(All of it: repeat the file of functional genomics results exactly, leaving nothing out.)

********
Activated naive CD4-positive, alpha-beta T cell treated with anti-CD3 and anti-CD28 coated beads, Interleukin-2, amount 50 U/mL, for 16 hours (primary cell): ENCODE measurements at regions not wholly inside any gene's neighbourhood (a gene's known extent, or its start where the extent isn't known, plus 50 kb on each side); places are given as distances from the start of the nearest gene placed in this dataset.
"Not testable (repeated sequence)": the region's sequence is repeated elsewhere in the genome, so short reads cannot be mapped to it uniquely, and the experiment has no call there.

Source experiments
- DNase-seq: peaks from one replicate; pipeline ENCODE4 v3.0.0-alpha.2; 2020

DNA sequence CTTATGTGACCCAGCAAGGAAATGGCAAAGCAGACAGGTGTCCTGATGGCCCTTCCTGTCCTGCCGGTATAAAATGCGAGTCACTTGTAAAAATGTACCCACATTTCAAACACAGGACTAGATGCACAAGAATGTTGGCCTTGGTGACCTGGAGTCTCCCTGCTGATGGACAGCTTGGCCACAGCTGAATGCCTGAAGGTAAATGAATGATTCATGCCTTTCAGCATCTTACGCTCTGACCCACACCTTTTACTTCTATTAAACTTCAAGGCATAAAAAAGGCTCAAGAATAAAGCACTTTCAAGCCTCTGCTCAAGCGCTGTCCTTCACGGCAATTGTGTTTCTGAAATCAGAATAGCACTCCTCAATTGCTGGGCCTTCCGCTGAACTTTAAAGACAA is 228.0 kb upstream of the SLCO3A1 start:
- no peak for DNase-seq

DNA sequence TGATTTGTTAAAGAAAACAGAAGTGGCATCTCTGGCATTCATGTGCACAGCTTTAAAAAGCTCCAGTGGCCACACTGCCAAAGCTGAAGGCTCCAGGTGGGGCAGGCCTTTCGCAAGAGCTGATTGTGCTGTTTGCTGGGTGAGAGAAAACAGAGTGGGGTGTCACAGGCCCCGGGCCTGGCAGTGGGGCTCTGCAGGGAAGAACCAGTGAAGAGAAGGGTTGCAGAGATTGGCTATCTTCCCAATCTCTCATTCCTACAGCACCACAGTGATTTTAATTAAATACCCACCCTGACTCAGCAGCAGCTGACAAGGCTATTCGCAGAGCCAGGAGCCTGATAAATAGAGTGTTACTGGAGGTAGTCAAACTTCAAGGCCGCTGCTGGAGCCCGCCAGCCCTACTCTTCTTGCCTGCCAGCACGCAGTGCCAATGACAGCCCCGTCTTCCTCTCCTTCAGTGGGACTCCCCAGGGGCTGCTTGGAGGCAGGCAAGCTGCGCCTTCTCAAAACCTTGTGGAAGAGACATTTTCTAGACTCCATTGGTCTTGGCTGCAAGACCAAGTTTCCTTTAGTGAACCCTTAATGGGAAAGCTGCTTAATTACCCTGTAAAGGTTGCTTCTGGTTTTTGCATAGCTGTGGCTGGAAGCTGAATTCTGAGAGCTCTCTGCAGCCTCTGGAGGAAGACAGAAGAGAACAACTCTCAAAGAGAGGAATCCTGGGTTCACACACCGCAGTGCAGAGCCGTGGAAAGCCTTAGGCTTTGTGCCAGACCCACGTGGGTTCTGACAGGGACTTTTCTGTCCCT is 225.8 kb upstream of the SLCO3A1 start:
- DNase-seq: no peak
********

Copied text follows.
Activated naive CD4-positive, alpha-beta T cell treated with anti-CD3 and anti-CD28 coated beads, Interleukin-2, amount 50 U/mL, for 16 hours (primary cell): ENCODE measurements at regions not wholly inside any gene's neighbourhood (a gene's known extent, or its start where the extent isn't known, plus 50 kb on each side); places are given as distances from the start of the nearest gene placed in this dataset.
"Not testable (repeated sequence)": the region's sequence is repeated elsewhere in the genome, so short reads cannot be mapped to it uniquely, and the experiment has no call there.

Source experiments
- DNase-seq: peaks from one replicate; pipeline ENCODE4 v3.0.0-alpha.2; 2020

DNA sequence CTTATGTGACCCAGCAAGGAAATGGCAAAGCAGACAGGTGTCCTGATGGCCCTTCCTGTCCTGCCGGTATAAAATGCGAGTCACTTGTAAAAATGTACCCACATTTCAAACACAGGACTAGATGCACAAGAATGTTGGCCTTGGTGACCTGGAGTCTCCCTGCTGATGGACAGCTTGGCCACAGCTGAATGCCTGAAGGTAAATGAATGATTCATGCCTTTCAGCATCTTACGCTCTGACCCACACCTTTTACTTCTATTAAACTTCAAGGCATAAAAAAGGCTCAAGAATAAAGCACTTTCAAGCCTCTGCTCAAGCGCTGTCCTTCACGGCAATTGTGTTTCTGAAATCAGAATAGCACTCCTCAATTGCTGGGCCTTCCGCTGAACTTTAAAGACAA is 228.0 kb upstream of the SLCO3A1 start:
- no peak for DNase-seq

DNA sequence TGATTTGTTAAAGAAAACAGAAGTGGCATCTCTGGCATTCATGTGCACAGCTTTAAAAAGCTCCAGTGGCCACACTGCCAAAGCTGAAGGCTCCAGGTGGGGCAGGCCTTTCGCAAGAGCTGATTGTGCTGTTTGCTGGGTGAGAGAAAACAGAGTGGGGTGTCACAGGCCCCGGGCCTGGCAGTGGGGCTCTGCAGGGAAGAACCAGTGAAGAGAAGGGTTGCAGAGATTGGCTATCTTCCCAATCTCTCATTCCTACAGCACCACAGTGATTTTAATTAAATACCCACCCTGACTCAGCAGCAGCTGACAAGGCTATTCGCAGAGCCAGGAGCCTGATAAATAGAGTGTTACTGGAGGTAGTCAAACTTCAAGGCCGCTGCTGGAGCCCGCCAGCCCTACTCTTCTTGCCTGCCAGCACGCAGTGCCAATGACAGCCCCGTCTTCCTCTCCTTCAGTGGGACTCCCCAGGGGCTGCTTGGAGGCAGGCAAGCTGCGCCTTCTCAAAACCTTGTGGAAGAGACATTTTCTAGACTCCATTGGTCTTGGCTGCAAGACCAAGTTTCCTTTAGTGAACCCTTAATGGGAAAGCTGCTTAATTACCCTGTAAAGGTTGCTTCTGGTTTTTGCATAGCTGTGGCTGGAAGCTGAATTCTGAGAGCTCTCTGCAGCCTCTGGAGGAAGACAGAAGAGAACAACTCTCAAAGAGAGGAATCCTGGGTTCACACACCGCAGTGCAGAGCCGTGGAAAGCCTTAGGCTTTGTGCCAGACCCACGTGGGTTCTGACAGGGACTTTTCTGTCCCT is 225.8 kb upstream of the SLCO3A1 start:
- DNase-seq: no peak